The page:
Firstly, despite the continual work that Pyongyang has done on both its conventional and nuclear weapons programs and its economic growth, poverty has increased in the community. The UN Food and Agriculture Organisation produced a report stating 40% of the population is undernourished, over 2 million mothers and their children are at a high risk of malnutrition, and 75% of the population remain ‘’food insecure.  More importantly, larger-scale sanctions have proven not to be successful in the past. In fact, in the seven cases where sanctions lead to economic damage higher than 4.6%, only in the case where Nepal’s GNP decreased by exactly 4.6% did sanctions succeed. On the other hand, the six other cases were categorized as failures; these include the cases of Biafra (1967), Iran (1951), and Rhodesia (1965) where sanctions caused their GNP of the aforementioned nations to drop by more than 10%. Among the issues that are included for the lack of effectiveness is the lax enforcement taken by the participating member states.  Overall, sanctions can be categorized at best a bandage merely hiding a larger wound and at worst as counterproductive as demonstrated by the nuclear tests conducted by Pyongyang following the passage of Security Council Resolutions. However, the United States appeared to have a breakthrough with a specific set of sanctions. These sanctions were particularly unique in how quickly Pyongyang responded to them and how they forced the Kim leadership to return to the negotiation table. Unfortunately, this remains a feat that both the United States and the United Nations have been unable to repeat. Nevertheless, they have ushered a new type of sanctions: financial sanctions.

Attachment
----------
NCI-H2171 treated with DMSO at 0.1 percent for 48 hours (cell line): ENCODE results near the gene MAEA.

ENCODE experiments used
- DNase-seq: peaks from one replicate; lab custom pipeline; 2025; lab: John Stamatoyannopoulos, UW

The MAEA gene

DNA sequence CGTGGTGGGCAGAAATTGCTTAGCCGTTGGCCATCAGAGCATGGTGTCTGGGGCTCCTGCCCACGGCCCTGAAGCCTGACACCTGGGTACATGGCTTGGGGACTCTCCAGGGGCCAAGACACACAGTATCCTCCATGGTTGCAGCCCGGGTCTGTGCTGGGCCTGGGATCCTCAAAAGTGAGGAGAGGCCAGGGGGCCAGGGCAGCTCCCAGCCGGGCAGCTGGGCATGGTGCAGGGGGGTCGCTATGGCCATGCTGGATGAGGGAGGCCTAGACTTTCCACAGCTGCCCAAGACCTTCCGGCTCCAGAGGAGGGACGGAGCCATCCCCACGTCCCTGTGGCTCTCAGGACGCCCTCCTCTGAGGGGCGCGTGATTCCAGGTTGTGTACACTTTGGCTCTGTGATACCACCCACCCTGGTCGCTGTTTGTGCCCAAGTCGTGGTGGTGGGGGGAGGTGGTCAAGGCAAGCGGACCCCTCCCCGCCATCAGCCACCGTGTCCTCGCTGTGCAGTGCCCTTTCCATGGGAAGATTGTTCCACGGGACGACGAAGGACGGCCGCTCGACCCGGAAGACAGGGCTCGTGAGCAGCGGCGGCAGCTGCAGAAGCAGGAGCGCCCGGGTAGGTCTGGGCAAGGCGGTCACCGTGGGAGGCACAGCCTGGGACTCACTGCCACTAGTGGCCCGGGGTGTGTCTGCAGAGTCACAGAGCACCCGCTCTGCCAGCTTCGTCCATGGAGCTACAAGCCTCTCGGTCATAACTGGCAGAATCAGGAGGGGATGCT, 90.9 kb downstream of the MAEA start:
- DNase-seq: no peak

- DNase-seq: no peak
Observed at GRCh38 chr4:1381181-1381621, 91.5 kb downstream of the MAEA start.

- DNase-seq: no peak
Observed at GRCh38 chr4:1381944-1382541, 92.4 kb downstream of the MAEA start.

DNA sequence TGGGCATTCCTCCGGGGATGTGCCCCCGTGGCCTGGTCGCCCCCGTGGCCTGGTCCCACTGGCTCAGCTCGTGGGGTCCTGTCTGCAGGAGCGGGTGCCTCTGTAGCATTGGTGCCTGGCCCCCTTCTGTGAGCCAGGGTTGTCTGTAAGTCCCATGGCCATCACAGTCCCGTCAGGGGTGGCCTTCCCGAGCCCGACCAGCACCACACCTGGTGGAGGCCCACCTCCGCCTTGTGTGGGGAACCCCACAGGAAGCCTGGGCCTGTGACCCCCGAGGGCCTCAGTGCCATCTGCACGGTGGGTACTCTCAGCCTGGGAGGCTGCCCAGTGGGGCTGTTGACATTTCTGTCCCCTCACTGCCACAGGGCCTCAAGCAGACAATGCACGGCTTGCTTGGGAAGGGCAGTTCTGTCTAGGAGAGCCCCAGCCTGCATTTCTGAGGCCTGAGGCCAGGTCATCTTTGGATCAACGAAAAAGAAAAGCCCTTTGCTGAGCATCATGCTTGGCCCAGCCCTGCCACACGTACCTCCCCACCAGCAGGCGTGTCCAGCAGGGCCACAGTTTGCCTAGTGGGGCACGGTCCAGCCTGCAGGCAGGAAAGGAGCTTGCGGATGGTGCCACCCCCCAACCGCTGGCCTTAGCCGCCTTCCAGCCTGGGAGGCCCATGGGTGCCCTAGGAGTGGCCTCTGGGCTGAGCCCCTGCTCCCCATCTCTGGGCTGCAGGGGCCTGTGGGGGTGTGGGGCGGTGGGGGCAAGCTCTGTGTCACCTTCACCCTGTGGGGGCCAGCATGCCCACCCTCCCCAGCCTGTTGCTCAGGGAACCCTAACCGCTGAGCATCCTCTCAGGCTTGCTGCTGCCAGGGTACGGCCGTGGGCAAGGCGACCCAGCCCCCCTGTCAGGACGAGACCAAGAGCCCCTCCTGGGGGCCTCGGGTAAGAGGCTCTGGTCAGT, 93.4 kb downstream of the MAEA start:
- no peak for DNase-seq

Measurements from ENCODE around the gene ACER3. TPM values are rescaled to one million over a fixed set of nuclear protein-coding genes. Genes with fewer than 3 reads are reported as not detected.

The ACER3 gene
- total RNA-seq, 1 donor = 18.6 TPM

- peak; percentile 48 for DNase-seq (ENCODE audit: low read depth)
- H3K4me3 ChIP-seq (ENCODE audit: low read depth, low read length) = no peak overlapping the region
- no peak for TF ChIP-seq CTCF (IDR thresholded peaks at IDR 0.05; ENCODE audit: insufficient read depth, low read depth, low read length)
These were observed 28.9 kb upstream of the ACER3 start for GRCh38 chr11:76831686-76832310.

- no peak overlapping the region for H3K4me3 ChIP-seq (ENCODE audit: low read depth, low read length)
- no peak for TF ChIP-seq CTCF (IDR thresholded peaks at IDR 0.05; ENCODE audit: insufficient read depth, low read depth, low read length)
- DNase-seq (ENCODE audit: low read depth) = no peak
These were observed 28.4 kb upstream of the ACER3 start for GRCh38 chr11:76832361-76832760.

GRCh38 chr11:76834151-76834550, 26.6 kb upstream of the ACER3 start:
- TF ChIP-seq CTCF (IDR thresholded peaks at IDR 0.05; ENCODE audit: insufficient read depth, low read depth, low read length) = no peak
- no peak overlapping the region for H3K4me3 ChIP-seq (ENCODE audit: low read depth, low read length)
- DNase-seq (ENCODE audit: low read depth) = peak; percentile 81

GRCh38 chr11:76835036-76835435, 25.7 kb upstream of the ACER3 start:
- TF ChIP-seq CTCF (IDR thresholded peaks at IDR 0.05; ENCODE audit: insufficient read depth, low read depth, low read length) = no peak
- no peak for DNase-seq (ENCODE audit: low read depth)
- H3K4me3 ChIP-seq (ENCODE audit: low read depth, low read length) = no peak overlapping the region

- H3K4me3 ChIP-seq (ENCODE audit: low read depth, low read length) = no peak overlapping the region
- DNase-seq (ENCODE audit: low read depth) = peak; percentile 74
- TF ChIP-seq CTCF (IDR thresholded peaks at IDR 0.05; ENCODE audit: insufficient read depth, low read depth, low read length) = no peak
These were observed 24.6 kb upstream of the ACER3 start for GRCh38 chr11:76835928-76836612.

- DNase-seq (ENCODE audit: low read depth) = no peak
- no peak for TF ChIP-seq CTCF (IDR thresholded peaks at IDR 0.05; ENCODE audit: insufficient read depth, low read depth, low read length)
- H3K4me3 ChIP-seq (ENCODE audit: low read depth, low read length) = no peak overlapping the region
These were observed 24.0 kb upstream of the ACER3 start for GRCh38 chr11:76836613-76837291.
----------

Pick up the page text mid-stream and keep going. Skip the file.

The Importance of Financial Sanctions